(This was the pro-tattoo half of a pro/con article that appeared in SELF. To read the con portion, got to www.self.com.)
Anyone who tells you that getting a tattoo doesn’t hurt is either lying or lying. Or she may be so hopped up on Vicodin that although the process is torturous, she’s too loopy to care. Or it might be like childbirth amnesia: She’s so pleased with the results that she’s blocked out what it feels like to have an electric needle scraped back and forth over her delicate skin. Any of those would explain why people — like me — get more than one.
I went the Vicodin route when I got my third and most recent tattoo six months ago, popping one pill and then later another, which I had saved from my cesarean section a few years ago. This latest tattoo, two lush pink and plum peonies on my left inner ankle, hurt more than the C-section. (They don’t give epidurals for tattoos, after all.) But like I’ve never regretted having my twin girls, I’ve never regretted getting my tats or looked back and thought, What was I thinking? That’s because I knew exactly what I was thinking all three times.
I got my first tattoo — a small line drawing of one of Picasso’s doves — above my right shoulder blade when I was 25, right before I quit my job, packed up my life and moved to Seville to teach English. I’d felt so embraced by the city (and by a guy named Manolo) when I’d visited a few years earlier that I was sure it was my natural home. I didn’t wind up staying, but the decision was one of the best I’ve ever made. I learned that I could fly above life’s expectations and rely on myself for all my needs if I had to. (Oh, and that Spanish men who still live with their parents — i.e., most single Spanish men — are a wee bit immature.)
Nine years later, I got a second dove on the small of my back, right before my husband and I became engaged. It signified the calm, soaring feeling I had after years of searching for the right partner. It had partly to do with Paul, who made me feel safe and loved, but even more to do with the fact that I’d grown into a person who knew how to include people like Paul in her life. And the third tattoo, the largest and most painful, those dual-colored peonies situated above my foot? They represent my fraternal twin girls, Sasha and Vivian, two very different flowers growing on the same vine. Now they’ll always be with me, even when we’re apart.
Each of my three tattoos represents a major emotional milestone or epiphany and serves as a bodily reminder of the freedom I felt because of my new experience or bit of knowledge. They’re like signposts along the road to now, someplace I feel lucky to be. When I look at them, I can feel again the exhilaration of the life-altering shift that pointed me squarely toward personal peace and fulfillment. If I’d gotten Denzel Forever on my butt or Hello Kitty on my inner arm during a drunken moment, I might well regret it. In general, though, I’m not a big regretter. I tend to see even the dumbest decisions as learning experiences (“Google? What a stupid name for a company. No way am I investing!”), as opposed to evidence of what a fool I was when I was younger.
My reasons for getting my tattoos make sense to me, and that’s all that matters. There are as many reasons to get a tattoo as there are images to express people’s personal experiences, memories, emotions or even favorite band, if you feel that strongly about it. The best reasons have this in common: They please the person wearing the body art, not necessarily the person looking at it. One friend got a leafy cuff around her upper arm purely because it made her feel like a hot mama; another went with her best friend and got matching Japanese symbols for happiness, to give their friendship its symbolic due; still another got a C-sized battery on her hip, to remind her that she needs to stop and recharge.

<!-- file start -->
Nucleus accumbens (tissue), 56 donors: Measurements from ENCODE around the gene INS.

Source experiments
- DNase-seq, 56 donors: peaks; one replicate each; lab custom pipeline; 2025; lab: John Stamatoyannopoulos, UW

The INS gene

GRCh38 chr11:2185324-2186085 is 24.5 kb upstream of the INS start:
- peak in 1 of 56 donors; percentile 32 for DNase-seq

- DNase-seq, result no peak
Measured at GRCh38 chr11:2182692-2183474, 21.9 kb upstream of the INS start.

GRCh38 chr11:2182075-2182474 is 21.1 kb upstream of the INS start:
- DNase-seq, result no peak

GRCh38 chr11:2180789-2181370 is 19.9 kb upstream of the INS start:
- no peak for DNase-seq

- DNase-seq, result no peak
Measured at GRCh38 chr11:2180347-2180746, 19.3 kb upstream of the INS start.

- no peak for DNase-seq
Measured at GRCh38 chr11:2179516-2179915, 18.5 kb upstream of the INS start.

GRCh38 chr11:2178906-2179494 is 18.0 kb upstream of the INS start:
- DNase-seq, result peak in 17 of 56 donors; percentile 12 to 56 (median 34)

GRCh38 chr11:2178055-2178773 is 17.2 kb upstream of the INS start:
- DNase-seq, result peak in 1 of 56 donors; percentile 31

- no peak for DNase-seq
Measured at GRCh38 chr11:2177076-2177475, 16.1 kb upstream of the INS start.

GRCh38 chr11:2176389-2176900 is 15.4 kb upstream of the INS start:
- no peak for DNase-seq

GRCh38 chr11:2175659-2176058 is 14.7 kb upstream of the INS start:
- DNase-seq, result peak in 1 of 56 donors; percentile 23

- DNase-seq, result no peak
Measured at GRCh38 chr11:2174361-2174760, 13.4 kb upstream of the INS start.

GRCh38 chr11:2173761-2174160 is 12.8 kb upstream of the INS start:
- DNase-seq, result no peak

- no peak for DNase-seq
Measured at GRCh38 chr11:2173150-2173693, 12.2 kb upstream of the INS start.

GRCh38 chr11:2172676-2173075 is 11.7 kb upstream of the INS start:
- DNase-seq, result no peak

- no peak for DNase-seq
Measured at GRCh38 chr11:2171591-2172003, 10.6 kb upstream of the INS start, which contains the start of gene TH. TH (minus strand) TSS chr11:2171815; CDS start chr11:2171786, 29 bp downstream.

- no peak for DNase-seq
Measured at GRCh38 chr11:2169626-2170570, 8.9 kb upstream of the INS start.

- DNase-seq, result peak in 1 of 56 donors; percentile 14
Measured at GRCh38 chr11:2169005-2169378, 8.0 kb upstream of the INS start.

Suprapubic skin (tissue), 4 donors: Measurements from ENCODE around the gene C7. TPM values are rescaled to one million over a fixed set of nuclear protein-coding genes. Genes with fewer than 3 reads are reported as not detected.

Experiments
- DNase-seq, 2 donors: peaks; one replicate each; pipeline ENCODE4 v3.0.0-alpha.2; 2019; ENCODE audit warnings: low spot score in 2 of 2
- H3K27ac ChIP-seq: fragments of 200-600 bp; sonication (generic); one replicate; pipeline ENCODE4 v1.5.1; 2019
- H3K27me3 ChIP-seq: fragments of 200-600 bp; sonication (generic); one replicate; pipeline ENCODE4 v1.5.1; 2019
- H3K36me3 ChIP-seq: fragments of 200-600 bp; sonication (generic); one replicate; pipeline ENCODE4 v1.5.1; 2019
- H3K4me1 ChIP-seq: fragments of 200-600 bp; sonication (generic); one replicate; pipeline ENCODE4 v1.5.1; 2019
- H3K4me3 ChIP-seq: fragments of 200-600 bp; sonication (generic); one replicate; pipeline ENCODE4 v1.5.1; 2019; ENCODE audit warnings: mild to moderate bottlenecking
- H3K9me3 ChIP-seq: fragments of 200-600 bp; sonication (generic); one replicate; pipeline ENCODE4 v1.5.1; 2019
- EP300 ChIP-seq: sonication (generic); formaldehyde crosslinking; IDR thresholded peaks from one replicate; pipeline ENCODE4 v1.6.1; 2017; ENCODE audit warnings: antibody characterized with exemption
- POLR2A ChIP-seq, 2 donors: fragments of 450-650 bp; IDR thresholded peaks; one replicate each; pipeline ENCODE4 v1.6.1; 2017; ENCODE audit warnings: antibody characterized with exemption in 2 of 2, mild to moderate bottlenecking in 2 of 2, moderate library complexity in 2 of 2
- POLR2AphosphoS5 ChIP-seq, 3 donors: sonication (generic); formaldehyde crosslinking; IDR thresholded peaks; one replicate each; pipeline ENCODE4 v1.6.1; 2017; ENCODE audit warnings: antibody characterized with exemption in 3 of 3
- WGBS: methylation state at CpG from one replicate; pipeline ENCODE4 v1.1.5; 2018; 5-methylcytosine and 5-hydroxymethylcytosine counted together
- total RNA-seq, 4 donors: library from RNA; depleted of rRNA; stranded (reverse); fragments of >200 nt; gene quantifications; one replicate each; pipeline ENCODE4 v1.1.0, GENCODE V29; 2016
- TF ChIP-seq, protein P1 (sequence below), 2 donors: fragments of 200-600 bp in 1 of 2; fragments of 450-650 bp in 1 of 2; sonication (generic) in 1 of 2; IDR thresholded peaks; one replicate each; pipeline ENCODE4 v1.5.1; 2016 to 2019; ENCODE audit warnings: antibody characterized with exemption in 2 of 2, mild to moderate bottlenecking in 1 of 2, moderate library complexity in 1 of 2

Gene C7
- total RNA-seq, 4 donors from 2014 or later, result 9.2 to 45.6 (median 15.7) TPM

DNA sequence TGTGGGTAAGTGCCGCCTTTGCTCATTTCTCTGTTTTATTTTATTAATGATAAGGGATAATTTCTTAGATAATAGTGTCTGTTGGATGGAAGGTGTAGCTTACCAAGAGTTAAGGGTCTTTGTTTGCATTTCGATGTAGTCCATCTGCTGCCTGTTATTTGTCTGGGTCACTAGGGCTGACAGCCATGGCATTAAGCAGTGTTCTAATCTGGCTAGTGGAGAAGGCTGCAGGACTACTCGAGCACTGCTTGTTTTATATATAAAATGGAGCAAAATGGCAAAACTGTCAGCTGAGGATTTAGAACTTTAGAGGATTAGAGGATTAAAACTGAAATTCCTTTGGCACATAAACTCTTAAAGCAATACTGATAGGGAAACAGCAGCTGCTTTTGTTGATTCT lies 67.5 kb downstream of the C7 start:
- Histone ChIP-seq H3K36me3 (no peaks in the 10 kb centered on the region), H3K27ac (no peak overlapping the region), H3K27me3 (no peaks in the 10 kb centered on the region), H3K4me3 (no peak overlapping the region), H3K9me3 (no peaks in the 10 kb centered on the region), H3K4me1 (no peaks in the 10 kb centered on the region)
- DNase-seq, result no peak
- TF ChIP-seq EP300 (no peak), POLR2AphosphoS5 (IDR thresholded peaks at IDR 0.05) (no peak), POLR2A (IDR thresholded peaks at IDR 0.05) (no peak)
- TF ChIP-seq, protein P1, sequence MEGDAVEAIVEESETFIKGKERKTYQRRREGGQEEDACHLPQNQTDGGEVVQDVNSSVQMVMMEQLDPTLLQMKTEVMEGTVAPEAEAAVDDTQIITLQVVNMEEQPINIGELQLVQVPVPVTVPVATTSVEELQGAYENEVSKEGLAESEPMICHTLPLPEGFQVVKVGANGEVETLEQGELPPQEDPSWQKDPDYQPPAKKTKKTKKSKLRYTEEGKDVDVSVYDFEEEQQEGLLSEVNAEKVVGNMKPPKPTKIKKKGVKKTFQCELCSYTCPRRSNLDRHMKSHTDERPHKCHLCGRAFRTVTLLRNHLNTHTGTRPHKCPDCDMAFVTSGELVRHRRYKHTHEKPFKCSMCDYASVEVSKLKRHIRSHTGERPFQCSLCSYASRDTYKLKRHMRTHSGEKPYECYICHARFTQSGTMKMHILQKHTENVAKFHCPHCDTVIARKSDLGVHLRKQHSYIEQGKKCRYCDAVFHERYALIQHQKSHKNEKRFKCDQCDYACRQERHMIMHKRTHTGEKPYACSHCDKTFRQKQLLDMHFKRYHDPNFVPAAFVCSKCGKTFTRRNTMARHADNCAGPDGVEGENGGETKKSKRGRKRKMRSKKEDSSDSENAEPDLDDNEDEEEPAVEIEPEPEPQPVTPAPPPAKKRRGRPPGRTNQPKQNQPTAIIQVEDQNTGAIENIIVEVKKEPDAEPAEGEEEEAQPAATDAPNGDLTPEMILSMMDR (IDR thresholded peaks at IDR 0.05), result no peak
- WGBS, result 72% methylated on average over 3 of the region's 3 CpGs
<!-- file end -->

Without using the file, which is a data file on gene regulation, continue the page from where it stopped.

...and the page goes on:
Whatever the meaning, you’re more likely to be happy with your tattoo if you have a reason — or reasons, in my case — you can live with forever, like the tattoo itself. You can’t think of a permanent piece of skin art as a haircut that, once you’re tired of, you can let grow out. And even though it’s possible to have a tattoo removed, the process certainly isn’t easy. The few people I know who regret their tattoos say they liked them when they got them but now hate what they project to potential bosses or mothers-in-law. It’s true that you never know how radically your priorities or career goals (or the names of your lovers — I’m talking to you, Angelina) will change over time. (Case in point: I know a woman who, in her 20s, covered both of her arms in colorful mermaids and ivy vines. She now works with children; the kids think her tattoos are cool, but she wears long-sleeved shirts around the parents, mostly because she doesn’t want to lose clients.) But I like to think if I ever forsook writing for, say, holding public office, becoming a trophy wife for a prominent real estate magnate or even turning letters on Wheel of Fortune, I’d be so good at what I did that people would forgive my tattoos as one of the eccentricities that come with creative genius. Clearly I’m not that concerned, though — not least of all because I know many hard-driving female CEOs have secret ladybugs, hearts or lotus blossoms hidden under their posh, tailored suits. These days, Satanic pentagrams, swastikas and symbols of anarchy aside, most tattoos hardly signify rebellion.
Although I love my tattoos, I don’t plan on getting any more, mostly because I’m running out of spots on my body that will never droop, get stretched out or grow hair — all of which would ruin even the most beautiful, well-thought-out design. After getting the peonies, I told Paul of my decision to call it quits. He said he distinctly remembered my saying that the last time. And he’s probably right. So I never say never, except that I know I’ll never regret my tattoos.